August 2016
Volume 16, Issue 12
Open Access
Vision Sciences Society Annual Meeting Abstract  |   September 2016
Factor analysis of individual differences in the spectral sensitivities of transgenic and wild-type mice: expression of wild-type (M) and human (L) cone photopigments
Author Affiliations
  • David Peterzell
    John F. Kennedy University
  • Michael Crognale
    University of Nevada, Reno
Journal of Vision September 2016, Vol.16, 1154. doi:10.1167/16.12.1154
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      David Peterzell, Michael Crognale; Factor analysis of individual differences in the spectral sensitivities of transgenic and wild-type mice: expression of wild-type (M) and human (L) cone photopigments. Journal of Vision 2016;16(12):1154. doi: 10.1167/16.12.1154.

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      © 2017 Association for Research in Vision and Ophthalmology.

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Abstract

Shabaan et al. (1998) were the first to examine how a newly added human cone photopigment could affect vision in genetically modified mice. They established that the human transgene for human long wavelength sensitive (L) photopigment was expressed in mouse cones, and that the pigment was efficient at transducing light. Following earlier modeling approaches (Webster & MacLeod, 1988; Peterzell, 1991), we factor-analyzed individual differences in the spectral sensitivity data of Shabaan et al. to (1) measure independent expression of M and L photopigments, and (2) extract estimates of their absorption spectra. Flicker-electroretinogram (ERG) responses from five wild-type controls and five transgenic mice were recorded at 15 and 19 wavelengths (460 to 640 nm). Visual inspection of spectral sensitivity functions revealed one factor for wild-type mice, and two for transgenic mice. Pearson correlations (r) revealed the same. Principal component analyses of covariance matrices confirmed that one- (wild-type) and two-factor (transgenic mice) solutions accounted for >97% of individual variability. Varimax-rotated ("simple structure") factor loadings for transgenic mice were bipolar, consistent with underlying absorption spectra for M and L photopigments with zero-crossings at deuteranopic and tritanopic confusion points (equal M or L responses in test and standard). Two transgenic mice showing maximum contribution from the L factor descended from a founder that had two copies of the human L-pigment gene. The other three descended from second founder with only a single copy. Individual differences in the L factor were therefore consistent with relative expression of the transgene into mRNA and transgene copy number in retinas of two founder lines. While Shabaan et al. demonstrated functional separability of L and M photopigments using chromatic adaptation, our analysis confirmed and directly estimated spectra. More generally, we demonstrated that flicker-ERG data contain little error variance, so small samples of high-quality data can yield unequivocal factor-analytic results.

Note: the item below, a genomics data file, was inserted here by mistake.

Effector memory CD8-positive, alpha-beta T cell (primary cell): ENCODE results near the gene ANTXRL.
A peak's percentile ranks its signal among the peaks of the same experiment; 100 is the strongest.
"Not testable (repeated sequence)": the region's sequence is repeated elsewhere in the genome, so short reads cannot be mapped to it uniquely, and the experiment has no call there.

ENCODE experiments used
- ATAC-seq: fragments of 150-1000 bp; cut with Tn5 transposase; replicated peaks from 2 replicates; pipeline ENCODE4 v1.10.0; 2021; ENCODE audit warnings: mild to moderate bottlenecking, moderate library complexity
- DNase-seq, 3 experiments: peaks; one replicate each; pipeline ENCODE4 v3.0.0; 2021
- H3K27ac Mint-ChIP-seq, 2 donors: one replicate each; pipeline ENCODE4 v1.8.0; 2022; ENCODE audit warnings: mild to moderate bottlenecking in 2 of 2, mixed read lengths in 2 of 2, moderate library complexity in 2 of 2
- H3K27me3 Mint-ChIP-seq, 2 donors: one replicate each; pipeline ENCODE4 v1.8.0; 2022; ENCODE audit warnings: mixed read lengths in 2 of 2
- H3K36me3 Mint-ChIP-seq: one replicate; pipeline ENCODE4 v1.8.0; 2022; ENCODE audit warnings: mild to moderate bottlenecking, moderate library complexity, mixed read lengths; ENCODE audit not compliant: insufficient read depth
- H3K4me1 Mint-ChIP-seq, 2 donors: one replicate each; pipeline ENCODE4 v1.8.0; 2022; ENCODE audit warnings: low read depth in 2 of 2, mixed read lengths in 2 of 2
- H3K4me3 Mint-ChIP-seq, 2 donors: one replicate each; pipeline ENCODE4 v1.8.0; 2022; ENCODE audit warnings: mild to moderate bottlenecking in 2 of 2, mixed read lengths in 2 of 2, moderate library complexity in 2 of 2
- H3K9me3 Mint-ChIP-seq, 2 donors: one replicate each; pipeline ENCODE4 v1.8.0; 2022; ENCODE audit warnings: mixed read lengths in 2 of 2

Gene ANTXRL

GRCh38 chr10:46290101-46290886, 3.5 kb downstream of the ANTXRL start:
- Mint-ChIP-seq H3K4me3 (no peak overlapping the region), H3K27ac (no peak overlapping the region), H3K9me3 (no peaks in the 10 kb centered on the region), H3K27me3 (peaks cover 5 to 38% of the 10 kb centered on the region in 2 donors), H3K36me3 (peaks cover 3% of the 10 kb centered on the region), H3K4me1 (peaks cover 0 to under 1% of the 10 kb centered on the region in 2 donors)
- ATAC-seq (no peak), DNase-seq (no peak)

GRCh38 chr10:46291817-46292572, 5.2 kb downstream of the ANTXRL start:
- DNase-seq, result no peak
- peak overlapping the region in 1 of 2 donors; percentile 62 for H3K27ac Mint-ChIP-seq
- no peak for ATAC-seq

Meeting abstract presented at VSS 2016

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